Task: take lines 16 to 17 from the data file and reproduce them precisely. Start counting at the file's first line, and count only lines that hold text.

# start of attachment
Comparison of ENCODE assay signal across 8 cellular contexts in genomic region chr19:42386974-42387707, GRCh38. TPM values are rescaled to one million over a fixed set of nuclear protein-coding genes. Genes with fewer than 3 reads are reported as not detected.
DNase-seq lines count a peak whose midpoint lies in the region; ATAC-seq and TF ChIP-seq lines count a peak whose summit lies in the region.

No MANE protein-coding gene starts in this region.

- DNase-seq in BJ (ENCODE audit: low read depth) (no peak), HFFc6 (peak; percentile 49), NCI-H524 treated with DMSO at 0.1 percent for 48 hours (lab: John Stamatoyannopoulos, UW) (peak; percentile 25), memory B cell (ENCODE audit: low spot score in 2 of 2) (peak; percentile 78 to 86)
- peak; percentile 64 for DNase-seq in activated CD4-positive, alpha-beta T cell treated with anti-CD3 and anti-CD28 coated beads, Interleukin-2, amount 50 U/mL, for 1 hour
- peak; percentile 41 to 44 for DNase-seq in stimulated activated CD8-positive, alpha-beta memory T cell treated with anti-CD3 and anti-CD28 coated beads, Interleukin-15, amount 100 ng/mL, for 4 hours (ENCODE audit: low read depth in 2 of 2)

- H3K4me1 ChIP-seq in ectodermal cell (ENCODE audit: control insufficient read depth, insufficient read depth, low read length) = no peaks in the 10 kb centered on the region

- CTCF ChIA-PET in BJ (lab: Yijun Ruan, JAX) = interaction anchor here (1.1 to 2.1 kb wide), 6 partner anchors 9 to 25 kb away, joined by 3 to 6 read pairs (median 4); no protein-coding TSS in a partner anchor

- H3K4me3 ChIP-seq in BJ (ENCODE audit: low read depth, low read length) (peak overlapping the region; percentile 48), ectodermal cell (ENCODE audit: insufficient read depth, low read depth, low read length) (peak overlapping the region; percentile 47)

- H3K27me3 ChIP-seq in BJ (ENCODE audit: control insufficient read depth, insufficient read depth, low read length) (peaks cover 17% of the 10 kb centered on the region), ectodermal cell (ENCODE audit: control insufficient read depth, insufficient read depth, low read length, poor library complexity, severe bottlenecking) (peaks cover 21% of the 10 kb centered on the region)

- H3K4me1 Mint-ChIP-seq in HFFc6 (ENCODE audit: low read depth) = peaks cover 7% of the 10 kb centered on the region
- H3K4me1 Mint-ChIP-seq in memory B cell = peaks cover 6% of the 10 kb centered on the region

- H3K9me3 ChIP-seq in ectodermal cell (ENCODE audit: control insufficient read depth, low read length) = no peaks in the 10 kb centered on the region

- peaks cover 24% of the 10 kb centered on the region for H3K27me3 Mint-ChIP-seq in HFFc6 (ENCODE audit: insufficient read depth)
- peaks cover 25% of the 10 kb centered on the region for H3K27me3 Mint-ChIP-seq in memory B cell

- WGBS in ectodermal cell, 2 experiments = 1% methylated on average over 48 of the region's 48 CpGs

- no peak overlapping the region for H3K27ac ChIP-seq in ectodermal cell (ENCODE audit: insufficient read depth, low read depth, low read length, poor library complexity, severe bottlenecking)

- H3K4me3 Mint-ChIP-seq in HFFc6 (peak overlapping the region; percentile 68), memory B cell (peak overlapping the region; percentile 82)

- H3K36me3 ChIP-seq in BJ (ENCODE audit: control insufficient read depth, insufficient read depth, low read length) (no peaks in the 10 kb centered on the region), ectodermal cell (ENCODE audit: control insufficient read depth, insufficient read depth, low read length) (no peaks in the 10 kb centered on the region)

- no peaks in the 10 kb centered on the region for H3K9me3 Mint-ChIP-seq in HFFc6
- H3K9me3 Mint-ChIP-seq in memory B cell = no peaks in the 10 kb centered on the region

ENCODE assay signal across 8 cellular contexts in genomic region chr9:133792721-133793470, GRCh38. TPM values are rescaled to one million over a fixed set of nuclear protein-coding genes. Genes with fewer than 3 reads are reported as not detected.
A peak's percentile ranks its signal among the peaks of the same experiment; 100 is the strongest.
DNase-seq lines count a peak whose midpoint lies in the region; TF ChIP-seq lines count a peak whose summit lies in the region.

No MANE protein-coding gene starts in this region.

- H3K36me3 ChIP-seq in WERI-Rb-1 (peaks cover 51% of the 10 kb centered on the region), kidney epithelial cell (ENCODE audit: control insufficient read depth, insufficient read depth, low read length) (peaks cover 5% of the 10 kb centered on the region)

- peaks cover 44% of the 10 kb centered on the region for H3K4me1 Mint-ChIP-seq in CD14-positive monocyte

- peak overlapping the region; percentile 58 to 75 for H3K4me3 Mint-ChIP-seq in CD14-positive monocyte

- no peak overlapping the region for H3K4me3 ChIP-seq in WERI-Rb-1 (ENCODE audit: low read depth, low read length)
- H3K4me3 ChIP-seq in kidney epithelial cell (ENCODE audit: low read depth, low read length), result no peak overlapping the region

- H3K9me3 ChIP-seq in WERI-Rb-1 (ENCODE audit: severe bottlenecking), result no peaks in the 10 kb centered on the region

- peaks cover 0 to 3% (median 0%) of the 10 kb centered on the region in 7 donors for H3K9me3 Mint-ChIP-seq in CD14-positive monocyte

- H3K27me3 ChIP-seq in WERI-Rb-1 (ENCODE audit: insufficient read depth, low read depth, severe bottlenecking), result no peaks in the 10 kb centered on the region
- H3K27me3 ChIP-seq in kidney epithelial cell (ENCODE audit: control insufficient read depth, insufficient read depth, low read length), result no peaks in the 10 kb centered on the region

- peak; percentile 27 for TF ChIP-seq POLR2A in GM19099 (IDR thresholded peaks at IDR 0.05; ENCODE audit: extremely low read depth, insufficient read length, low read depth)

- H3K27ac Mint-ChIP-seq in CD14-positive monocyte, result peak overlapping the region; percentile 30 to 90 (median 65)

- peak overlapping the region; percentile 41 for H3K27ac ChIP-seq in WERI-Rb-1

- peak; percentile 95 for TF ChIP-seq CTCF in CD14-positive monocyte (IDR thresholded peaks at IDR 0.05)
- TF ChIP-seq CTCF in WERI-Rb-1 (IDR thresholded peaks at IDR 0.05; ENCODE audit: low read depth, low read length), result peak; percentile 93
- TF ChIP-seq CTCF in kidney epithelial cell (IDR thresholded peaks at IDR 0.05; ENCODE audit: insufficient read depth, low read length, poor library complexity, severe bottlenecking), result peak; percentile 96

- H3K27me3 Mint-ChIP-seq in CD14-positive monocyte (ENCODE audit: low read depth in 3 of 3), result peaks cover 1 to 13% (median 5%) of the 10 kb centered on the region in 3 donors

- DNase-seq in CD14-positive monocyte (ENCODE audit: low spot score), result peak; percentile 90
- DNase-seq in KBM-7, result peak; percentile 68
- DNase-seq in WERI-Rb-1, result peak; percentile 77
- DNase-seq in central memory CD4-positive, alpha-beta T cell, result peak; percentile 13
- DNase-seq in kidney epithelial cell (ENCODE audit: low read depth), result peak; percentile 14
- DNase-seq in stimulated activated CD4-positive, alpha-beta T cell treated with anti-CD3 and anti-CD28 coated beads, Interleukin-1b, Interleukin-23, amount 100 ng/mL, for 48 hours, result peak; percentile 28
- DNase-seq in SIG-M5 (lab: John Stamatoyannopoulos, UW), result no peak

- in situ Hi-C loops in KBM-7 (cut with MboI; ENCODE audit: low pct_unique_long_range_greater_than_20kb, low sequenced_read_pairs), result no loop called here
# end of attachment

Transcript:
- WGBS in ectodermal cell, 2 experiments = 1% methylated on average over 48 of the region's 48 CpGs

- no peak overlapping the region for H3K27ac ChIP-seq in ectodermal cell (ENCODE audit: insufficient read depth, low read depth, low read length, poor library complexity, severe bottlenecking)